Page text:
Exodus 3:14-15

“God said to Moses, “I AM WHO I AM.” And he said, “Say this to the people of Israel, ‘I am has sent me to you.’” God also said to Moses, “Say this to the people of Israel, ‘The LORD, the God of your fathers, the God of Abraham, the God of Isaac, and the God of Jacob, has sent me to you.’ This is my name forever, and thus I am to be remembered throughout all generations.”

For most of us, our names have particular significance and meaning, but aren’t all that descriptive. For example, my namesake is the prophet Samuel of the Old Testament, but my parents didn’t call me Sam because of any special divine intervention. My daughter is named after one of our very good friends, but we’re actually not 100% sure what her name means—to us, it’s just her name.

But for many characters in the Bible, and particularly so for God himself, names are very significant. They’re often descriptive, and they give us a window into who the person actually is.

God’s first mention of his personal name—the name by which he is to be remembered throughout all generations—comes to Moses from the oddly-named burning bush. (Oddly named, that is, because it doesn’t burn up; v. 2.) In this encounter with Moses he promises the salvation of the Israelites, which he is about to accomplish through Moses himself, no less (v. 10).

Moses is worried about the reception he’ll encounter back in Egypt, so he puts forward a very personal and relational request:

“If I come to the people of Israel and say to them, ‘The God of your fathers has sent me to you,’ and they ask me, ‘What is his name?’ what shall I say to them?” (v. 13)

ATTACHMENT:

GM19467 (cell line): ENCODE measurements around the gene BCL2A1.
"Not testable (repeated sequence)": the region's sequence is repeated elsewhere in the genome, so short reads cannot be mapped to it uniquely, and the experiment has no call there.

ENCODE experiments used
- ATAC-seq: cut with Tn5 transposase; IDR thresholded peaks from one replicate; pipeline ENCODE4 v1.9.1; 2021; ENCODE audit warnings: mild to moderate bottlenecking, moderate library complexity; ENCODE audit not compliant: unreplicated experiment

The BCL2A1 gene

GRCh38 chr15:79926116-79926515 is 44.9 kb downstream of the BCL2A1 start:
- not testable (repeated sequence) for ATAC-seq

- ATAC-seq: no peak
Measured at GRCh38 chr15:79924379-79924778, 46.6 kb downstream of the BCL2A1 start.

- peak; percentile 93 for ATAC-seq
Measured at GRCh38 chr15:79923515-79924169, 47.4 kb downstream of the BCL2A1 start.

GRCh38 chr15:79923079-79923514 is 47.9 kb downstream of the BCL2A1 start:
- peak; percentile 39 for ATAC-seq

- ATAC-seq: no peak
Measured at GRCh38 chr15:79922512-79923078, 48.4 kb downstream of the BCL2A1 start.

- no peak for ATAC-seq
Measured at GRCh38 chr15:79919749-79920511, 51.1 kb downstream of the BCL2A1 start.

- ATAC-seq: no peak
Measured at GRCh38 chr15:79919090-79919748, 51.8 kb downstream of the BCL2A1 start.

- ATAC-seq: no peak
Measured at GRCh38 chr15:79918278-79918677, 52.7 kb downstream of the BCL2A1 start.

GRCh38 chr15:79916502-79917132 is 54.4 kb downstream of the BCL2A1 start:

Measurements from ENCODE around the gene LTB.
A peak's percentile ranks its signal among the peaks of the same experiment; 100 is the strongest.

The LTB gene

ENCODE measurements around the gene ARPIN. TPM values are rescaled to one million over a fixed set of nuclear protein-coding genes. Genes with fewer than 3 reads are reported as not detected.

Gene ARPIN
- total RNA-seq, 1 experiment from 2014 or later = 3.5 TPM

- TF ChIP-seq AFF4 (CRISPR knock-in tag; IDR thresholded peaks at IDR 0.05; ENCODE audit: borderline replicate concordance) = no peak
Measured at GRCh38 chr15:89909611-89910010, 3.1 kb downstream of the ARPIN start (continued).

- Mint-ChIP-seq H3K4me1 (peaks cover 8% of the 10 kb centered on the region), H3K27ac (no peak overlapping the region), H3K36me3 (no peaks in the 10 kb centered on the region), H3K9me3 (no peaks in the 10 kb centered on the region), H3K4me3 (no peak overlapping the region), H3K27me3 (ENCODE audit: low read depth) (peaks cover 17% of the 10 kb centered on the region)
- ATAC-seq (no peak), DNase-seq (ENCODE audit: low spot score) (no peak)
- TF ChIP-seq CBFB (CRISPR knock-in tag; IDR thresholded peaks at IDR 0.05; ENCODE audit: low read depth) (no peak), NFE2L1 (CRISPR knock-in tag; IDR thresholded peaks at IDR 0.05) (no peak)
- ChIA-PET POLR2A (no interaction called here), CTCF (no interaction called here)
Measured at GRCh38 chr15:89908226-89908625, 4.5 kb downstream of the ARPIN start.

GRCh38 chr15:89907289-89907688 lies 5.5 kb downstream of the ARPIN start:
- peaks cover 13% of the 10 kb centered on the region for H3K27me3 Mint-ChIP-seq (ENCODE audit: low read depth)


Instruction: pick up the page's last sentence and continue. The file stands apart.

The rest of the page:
God’s answer is a bit mysterious, as if by his very nature we can know God personally but not entirely pin him down. Ask three different Hebrew scholars about the syntax of the phrase “I AM WHO I AM” and they’ll give you five theories about what it means, for various grammatical reasons—interesting stuff, if you’re into that kind of thing.

What’s clear, though, is that God is giving his name: not just an arbitrary label, but a name bound up with who he is on a very personal level. Elsewhere God is described as the same yesterday, today, and forever; “I AM WHO I AM” covers the same territory. God has always been the kind of faithful God he shows himself to be; he is the one true God and is present now to Moses as he always is; and he will be the God of his people into the future.

God tells Moses to reply along these lines to anyone who asks:

“Remember how all those generations ago, God promised to our forefathers some amazing things: a land to call home, a great nation, and blessing (Gen 12:1-3)? Well, that God, the God of Abraham, Isaac, and Jacob—he’s the one who spoke to me out of this crazy bush-that-didn’t-burn and sent me to come to you. He’s called ‘Yahweh’. And he’s promised not only to save us from the Egyptians, but to be the God of that covenant with Abraham forever.”

That is, Moses and the Israelites were supposed to think about those promises to Abraham and his descendants when they heard the personal name of God. Yahweh (“I AM”) is the covenant name of God.

(So throughout the Old Testament, whenever you see LORD in small capital letters, that’s where the Hebrew says “Yahweh”. Whenever that name crops up you should think “God of the covenant with Abraham, Isaac, and Jacob”.)

Knowing God’s name means that we’re interacting with more than an anonymous force or principle. Yahweh is a personal being who has made promises he intends to fulfil; a person with whom we can have a relationship. So when Jesus says in John 8:58, “Truly, truly, I say to you, before Abraham was, I am”, the Jews tried to stone him because they recognized what he was actually saying: Jesus is one with the Father. He is the one who fulfils the promises to Abraham, who has brought about the salvation of his people not from Egypt, but from sin and death itself. He is the one we will call on as Lord for all generations:

God has highly exalted him and bestowed on him the name that is above every name, so that at the name of Jesus every knee should bow, in heaven and on earth and under the earth, and every tongue confess that Jesus Christ is Lord, to the glory of God the Father. (Phil 2:9-11)

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